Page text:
Americans Still Prefer a Male Boss to a Female One

What Women Really Think
Nov. 11 2013 5:10 PM

Americans Still Prefer a Male Boss to a Female One

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Yahoo CEO Marissa Mayer, boss to many, speaks onstage at the FORTUNE Most Powerful Women Summit.

Photo by Paul Morigi/Getty Images for FORTUNE

A Gallup poll released today finds that Americans, if forced to choose, would still prefer a male boss to a female one. While four in ten workers report no preference, 35 percent are happier with a man at the helm; 23 percent would rather take orders from a woman.

Katy Waldman Katy Waldman

Katy Waldman is a Slate staff writer. 

While ideally a boss is a boss is a boss, these numbers represent progress from 1953, when Gallup first posed the question. Back then, 66 percent of Americans said they preferred a male leader, compared to 25 percent who didn’t care and just five percent who would opt for a woman.

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What factors predict who is most comfortable with a man at the top of the office food chain? Sex, unsurprisingly—although this preference doesn’t play out in the way you might expect. Women are more likely than men to prefer both male bosses (40 percent versus 29 percent) and female bosses (27 percent versus 18 percent), while just over half of men are indifferent to the gender of the big kahuna. (Women: More opinionated in general? Or more sensitive to questions of gender in the workplace?) Also, working for a woman made respondents equally likely to prefer a male or female boss; this suggests that as women take on more leadership roles at work, overall attitudes about the desirability of lady honchos may keep shifting. (By contrast, 35 percent of those who worked for men were eager to continue working for a man, compared to 17 percent who said they would rather jump ship to a woman and 45 percent who didn’t care.)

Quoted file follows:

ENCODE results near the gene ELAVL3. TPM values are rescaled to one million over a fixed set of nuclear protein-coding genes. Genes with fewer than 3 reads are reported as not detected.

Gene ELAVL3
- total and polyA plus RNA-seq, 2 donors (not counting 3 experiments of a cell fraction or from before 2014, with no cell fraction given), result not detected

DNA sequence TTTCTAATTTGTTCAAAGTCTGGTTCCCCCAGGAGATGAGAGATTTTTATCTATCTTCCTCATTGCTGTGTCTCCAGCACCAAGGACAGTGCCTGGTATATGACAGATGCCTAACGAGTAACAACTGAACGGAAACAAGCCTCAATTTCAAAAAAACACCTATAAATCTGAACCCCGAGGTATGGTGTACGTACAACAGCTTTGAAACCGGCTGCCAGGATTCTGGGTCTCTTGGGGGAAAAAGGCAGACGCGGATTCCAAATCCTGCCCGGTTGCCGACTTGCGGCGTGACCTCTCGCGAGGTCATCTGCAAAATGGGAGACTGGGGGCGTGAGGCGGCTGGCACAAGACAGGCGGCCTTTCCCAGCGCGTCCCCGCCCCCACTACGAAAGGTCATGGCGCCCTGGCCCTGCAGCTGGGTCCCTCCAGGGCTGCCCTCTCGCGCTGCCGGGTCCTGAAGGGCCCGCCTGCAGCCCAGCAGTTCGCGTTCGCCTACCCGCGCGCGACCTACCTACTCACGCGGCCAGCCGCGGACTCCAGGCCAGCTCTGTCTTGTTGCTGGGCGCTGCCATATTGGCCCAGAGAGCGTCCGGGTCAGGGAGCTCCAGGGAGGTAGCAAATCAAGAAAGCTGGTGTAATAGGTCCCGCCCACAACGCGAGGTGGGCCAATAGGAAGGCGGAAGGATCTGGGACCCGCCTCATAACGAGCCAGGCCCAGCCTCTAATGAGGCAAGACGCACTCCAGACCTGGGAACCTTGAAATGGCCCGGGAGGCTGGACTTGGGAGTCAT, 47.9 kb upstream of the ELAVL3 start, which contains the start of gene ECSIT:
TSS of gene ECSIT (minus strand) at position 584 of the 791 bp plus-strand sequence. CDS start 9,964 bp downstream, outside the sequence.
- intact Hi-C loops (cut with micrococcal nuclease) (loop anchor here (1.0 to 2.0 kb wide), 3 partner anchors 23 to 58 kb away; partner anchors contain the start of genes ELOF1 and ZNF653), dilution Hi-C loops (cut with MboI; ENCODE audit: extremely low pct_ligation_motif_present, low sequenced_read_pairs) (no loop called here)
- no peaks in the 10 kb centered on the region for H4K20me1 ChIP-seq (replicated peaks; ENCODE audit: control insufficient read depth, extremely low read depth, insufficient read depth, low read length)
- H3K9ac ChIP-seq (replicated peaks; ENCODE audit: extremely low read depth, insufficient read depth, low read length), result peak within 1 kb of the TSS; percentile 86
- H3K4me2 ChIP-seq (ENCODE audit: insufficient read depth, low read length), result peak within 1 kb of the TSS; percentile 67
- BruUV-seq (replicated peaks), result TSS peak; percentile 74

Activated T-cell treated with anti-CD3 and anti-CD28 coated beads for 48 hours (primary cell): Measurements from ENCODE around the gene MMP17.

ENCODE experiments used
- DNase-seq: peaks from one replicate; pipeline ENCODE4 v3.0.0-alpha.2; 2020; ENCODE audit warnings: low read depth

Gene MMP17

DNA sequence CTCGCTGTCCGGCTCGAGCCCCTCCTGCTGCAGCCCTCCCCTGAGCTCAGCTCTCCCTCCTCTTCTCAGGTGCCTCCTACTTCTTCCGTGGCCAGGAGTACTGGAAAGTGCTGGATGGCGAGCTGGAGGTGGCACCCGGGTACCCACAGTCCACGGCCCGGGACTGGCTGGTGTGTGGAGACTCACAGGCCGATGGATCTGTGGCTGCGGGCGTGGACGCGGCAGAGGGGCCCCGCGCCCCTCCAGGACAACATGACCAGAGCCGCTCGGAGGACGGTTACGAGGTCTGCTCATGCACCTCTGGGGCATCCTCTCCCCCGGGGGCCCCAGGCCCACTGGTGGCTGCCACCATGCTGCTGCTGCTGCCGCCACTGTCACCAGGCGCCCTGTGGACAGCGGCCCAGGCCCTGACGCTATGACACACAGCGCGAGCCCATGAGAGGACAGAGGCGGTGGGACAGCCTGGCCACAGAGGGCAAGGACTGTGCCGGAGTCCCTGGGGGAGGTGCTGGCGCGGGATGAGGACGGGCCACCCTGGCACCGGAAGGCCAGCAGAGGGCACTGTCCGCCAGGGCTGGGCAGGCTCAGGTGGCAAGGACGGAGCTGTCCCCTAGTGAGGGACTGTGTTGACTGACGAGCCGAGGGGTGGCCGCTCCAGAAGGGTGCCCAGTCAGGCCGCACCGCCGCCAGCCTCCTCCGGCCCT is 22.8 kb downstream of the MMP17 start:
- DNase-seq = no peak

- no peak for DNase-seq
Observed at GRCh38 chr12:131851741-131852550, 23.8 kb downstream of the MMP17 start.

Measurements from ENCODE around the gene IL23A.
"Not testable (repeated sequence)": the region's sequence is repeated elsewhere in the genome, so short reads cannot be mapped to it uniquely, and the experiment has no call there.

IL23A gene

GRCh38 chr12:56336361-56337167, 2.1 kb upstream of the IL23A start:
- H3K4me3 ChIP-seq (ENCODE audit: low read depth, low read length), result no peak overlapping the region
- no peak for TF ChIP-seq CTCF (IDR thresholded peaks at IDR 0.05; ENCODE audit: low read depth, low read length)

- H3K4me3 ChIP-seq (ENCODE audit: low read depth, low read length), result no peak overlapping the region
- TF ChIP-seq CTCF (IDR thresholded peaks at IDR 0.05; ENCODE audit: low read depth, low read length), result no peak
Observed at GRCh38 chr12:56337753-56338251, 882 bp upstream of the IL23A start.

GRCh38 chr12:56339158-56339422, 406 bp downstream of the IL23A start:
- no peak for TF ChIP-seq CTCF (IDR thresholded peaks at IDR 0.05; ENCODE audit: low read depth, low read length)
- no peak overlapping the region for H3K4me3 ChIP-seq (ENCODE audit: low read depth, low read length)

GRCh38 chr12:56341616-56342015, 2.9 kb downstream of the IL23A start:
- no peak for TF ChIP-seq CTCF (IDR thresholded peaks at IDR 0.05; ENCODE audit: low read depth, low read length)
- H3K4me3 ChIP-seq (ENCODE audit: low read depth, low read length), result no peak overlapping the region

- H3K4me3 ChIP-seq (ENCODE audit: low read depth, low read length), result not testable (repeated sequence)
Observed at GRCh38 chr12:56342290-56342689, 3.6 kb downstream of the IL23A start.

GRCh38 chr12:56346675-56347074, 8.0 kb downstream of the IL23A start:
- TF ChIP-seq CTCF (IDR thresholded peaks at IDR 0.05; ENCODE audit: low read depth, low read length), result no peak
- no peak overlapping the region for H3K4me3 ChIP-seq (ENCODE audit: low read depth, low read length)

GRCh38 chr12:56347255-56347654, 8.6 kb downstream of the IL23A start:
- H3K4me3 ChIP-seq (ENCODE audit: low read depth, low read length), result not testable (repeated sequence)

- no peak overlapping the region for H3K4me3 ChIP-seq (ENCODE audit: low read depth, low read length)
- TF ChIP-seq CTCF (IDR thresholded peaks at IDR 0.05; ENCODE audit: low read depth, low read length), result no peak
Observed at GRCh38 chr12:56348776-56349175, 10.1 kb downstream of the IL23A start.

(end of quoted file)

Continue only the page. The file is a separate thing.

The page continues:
Republicans—guardians of tradition—prefer a male boss 40 percent of the time, as opposed to 33 percent of the time for Independents and 32 percent of the time for Democrats. They are also less likely to want to answer to a woman: Only 16 percent of conservatives favor a female boss, compared to 20 percent of Independents and 33 percent of liberals. (I know: You’re shocked, shocked.)

Though Americans of all education levels prefer a male boss, they prefer him by larger margins when they’ve had fewer years of school.

You might expect younger Americans, coming of age in a world of eroded gender disparities, to be less invested in the sex of their bosses than their moms and dads. Not so: Workers between the ages of 35 and 54 proved the most nonchalant about whether they took orders from men or ladies. Only 30 percent of these adults said they preferred male leaders, compared to 37 percent of adults aged 18 to 34. (Actually a little bit shocked!)

What accounts for the desire, diminishing but still observable, to have a guy in charge? “It’s a general cultural phenomenon, the preference for men leaders and bosses,” Alice Eagly, Ph.D., a social psychology professor at Northwestern University, told Forbes in 2010. She supposes that “leaders are thought to be people who are dominant and competitive and… confident. Those kinds of qualities are ascribed to men far more than women. Women are ascribed to be nice. We are, above all, nice.”

Authority does seem to retain a male aftertaste. Unlike men, women who embody traits like boldness and decisiveness often do so at the expense of their likeability. And while it appears contradictory that women might prefer slaving for The Man, a perceived scarcity of top brass positions for women in some work environments may fuel competition and ill will among female colleagues. A 2009 survey of 2000 employees in the UK suggested that 40 percent of women with female bosses believed they could outperform their supervisors. Women in the study also slammed female bosses as softer, more waffling, less forthright and less visionary than male ones. May this “you’re not the boss of me” attitude toward leading ladies soon go the way of the typing pool.

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